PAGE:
The Italian government also approved an extension to the nationwide state of emergency, which will stay in place until March 31st, 2020.

READ ALSO: Reader question: What happens if I test positive for Covid-19 while visiting Italy?

Italy’s state of emergency, which was first introduced on January 31st 2020, gives greater powers to the national government and regions authorities, making it possible for laws to be passed quickly in response to the changing health situation.

The Italian government is relying heavily on increased vaccination coverage, with a target of fully vaccinating 90 percent of the population aged over 12, to avoid introducing a vaccine mandate for the general population.

As part of the drive to increase vaccine coverage, Italy made booster shots available to everyone aged 18 and over from December 1st.

Italian regions will also begin vaccinating children aged 5-11 starting from Wednesday after approval was given last month.

Almost 86 percent of the eligible population over 12 years old has now completed the vaccination cycle in Italy, while some 12.7 million booster shots have been administered so far according to the latest official figures.

For further details about Italy’s current Covid-19 health measures please see the Italian Health Ministry’s website (available in English).


Member comments

  1. Article above says test must be done before 24/48 hours before departure. Regulations referenced on gov’t websites say 24/48 hours before arrival. Anybody have an answer to this?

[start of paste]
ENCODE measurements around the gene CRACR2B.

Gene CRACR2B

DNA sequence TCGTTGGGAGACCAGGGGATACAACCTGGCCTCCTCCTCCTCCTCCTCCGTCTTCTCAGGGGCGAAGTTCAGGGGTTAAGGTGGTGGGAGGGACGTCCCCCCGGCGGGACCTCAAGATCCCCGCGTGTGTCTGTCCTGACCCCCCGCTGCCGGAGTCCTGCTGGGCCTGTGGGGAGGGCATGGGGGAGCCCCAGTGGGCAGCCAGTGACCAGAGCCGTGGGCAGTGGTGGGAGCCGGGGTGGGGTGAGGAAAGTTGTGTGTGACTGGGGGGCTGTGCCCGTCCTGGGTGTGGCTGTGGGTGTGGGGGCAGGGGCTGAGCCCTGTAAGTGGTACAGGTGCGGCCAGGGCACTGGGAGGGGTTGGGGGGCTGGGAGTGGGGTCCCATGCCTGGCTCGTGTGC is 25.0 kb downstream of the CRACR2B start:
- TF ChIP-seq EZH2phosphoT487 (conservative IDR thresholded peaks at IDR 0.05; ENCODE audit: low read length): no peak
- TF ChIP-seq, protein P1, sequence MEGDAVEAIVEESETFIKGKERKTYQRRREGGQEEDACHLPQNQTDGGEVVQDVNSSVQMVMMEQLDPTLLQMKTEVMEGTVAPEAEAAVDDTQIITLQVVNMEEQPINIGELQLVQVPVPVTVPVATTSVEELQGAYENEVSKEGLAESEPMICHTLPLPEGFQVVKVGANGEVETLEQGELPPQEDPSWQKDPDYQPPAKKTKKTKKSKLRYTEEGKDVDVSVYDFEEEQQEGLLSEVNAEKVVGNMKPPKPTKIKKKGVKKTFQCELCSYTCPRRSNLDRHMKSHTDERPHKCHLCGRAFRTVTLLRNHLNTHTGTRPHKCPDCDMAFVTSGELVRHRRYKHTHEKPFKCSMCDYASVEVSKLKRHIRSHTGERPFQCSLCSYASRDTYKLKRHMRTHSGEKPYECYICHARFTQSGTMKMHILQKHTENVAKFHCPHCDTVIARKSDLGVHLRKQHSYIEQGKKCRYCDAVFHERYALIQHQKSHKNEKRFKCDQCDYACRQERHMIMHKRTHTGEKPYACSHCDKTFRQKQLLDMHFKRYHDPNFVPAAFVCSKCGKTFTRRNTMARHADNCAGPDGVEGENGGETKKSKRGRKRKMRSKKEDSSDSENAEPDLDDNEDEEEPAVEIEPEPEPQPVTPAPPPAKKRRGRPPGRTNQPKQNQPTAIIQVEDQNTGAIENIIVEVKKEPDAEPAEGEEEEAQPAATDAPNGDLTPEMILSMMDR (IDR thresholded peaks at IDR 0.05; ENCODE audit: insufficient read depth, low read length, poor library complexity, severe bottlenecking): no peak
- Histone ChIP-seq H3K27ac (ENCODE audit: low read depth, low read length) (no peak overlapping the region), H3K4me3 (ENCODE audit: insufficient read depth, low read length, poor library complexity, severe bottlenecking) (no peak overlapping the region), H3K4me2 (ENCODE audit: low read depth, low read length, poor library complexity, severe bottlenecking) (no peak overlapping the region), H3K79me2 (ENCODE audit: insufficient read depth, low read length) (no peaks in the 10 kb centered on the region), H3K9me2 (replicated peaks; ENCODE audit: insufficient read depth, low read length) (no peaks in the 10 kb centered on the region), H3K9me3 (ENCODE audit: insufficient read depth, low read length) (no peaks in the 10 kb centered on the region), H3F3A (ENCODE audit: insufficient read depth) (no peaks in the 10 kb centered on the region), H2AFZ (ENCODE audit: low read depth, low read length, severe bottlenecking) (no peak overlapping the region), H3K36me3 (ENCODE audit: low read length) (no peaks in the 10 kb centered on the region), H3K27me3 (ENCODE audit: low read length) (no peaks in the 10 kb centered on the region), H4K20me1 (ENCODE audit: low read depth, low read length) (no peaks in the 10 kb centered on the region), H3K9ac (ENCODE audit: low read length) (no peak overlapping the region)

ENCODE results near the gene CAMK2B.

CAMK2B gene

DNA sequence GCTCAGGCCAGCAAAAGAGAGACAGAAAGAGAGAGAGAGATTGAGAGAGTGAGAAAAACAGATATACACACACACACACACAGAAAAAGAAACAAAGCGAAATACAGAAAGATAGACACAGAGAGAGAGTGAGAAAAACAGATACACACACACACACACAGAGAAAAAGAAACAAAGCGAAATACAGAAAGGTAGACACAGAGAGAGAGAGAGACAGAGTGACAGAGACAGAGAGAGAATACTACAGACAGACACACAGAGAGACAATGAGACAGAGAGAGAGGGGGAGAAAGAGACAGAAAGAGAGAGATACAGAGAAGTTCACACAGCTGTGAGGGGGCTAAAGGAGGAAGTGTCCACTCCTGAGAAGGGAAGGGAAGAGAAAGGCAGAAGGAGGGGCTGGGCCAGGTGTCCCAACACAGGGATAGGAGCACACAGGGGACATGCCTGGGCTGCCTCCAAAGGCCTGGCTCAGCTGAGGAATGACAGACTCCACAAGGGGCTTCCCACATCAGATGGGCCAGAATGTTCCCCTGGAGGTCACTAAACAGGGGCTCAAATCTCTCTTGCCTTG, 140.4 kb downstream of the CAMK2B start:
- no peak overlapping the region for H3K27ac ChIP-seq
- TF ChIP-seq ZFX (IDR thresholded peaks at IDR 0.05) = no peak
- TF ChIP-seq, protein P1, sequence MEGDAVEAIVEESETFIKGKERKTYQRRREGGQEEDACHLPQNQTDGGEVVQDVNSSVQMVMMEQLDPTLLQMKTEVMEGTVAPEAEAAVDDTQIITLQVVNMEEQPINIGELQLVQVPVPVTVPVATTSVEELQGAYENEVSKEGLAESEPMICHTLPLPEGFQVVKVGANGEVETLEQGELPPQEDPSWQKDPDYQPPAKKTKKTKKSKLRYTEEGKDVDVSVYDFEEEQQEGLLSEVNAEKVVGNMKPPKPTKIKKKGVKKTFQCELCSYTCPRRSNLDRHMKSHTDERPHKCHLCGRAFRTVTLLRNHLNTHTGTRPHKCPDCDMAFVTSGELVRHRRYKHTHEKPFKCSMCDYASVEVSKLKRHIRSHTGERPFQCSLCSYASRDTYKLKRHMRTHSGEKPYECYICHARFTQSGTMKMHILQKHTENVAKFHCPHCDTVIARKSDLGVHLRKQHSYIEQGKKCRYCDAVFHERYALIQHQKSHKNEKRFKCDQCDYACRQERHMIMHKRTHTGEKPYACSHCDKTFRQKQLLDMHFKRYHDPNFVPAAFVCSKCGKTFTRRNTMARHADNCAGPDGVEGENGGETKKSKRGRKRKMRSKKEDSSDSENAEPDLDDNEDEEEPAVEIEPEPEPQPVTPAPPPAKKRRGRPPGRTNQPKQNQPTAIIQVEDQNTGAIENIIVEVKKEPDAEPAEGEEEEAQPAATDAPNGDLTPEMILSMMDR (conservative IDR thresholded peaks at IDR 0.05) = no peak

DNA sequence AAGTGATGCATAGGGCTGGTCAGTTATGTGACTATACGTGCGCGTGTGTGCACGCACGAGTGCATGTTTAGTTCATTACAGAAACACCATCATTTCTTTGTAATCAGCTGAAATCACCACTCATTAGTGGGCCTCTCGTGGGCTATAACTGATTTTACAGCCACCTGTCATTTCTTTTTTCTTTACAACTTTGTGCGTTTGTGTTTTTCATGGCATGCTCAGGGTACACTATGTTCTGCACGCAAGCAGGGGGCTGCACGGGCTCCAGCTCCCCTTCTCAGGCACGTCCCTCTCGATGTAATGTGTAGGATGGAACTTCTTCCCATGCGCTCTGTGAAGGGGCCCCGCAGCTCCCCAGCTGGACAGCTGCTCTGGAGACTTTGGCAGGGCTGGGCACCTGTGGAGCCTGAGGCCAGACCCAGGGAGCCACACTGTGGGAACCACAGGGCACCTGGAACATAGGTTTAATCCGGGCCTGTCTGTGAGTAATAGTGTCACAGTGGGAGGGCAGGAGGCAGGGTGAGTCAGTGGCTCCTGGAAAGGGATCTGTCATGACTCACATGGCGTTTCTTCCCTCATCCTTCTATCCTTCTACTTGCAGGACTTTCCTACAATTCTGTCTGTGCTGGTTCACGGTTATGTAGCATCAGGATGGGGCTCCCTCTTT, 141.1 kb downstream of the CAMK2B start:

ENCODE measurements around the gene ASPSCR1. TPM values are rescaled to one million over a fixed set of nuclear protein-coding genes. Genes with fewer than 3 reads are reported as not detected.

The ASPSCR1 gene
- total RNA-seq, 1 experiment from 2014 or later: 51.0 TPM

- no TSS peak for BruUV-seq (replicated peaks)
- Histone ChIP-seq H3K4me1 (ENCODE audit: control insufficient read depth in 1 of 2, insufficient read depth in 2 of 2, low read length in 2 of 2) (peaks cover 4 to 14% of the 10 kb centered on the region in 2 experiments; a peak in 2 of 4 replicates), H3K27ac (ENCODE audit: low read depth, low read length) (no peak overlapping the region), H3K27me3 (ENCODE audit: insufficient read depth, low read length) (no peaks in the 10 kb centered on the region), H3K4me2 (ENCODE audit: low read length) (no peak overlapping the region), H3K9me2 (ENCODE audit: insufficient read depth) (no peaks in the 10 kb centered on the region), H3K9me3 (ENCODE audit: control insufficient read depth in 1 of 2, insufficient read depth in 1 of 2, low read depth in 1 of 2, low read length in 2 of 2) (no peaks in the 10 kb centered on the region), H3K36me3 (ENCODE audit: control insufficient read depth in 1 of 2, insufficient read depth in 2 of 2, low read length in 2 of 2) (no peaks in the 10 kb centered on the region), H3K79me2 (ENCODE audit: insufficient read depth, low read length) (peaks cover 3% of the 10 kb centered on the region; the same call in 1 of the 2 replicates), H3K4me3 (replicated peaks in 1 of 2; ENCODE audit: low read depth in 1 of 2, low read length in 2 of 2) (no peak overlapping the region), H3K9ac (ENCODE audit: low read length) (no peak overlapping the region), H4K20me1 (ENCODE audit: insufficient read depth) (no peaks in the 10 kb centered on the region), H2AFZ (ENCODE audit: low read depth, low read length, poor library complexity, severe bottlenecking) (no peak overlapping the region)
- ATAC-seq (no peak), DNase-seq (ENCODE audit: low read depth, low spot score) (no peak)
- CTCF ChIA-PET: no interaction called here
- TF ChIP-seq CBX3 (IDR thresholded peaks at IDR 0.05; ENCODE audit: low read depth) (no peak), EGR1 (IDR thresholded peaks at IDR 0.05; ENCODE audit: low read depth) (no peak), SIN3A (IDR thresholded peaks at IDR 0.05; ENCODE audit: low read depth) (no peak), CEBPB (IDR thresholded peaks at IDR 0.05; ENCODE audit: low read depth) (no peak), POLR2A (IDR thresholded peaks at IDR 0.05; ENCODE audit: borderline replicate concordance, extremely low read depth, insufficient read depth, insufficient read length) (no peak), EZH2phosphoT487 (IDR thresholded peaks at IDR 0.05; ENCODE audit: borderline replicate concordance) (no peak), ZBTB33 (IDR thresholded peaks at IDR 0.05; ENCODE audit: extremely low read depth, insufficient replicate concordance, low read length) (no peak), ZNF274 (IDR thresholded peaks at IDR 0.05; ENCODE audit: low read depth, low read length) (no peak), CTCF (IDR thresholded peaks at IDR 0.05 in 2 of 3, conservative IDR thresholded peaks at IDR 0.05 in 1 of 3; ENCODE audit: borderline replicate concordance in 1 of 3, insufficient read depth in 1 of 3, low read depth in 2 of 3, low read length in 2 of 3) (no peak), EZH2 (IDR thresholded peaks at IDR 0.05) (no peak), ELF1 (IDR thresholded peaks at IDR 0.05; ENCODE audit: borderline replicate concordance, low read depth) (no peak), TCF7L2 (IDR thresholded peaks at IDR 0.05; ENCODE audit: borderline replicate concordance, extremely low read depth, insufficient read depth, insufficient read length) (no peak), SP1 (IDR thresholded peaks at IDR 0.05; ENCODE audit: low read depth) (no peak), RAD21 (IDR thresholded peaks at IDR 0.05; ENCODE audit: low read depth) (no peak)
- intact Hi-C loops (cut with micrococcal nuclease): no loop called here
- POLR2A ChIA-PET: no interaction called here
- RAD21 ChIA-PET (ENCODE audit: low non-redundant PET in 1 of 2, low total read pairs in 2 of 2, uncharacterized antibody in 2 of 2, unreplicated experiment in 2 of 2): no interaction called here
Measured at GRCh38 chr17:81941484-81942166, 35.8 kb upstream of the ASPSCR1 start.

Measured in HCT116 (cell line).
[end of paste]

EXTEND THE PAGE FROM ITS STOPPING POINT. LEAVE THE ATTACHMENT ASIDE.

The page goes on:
2. Update to those who kindly replied…. So as we can get an immediate result from an antigen test, we can do it at the Apotheke in our local ski resort which is open on 26th…Get the result and set off immediately…
    Try to route via a ski resort and book a test there.

  3. I’m travelling from Switzerland to Italy on Dec 26th. God knows where I can get an antigen test on Christmas Day in Graubünden?

    1. Wow, I sympathize. I wonder if your lodging or the local tourist office can get you in touch with the pharmacy that’s open on Christmas and you can find out if they offer antigen testing that day. (In Italy I believe there always has to be a pharmacy open every day but they don’t necessarily do testing). It appears the Zurich airport is 2.5 hours away and could do PCR testing if you went the day before Christmas; it is supposed to send you results within a few hours after the test (or by noon the next day if submitted in the evening). But I would call them to make sure that there’s no exception for Christmas/Christmas eve. Good luck!

    2. I am doing exactly the same thing- driving from Switzerland to Italy on the 26th! I also don’t know where and how to get the rapid antigen test.

  4. We are coming from US on Dec 29th. Our understanding was that we needed to take a PCR test within 72 hours of arrival in Italy.. This article now implies that those getting a PCR TEST coming from everywhere need to have it done within 48hours. Is this correct. Thanks for any help.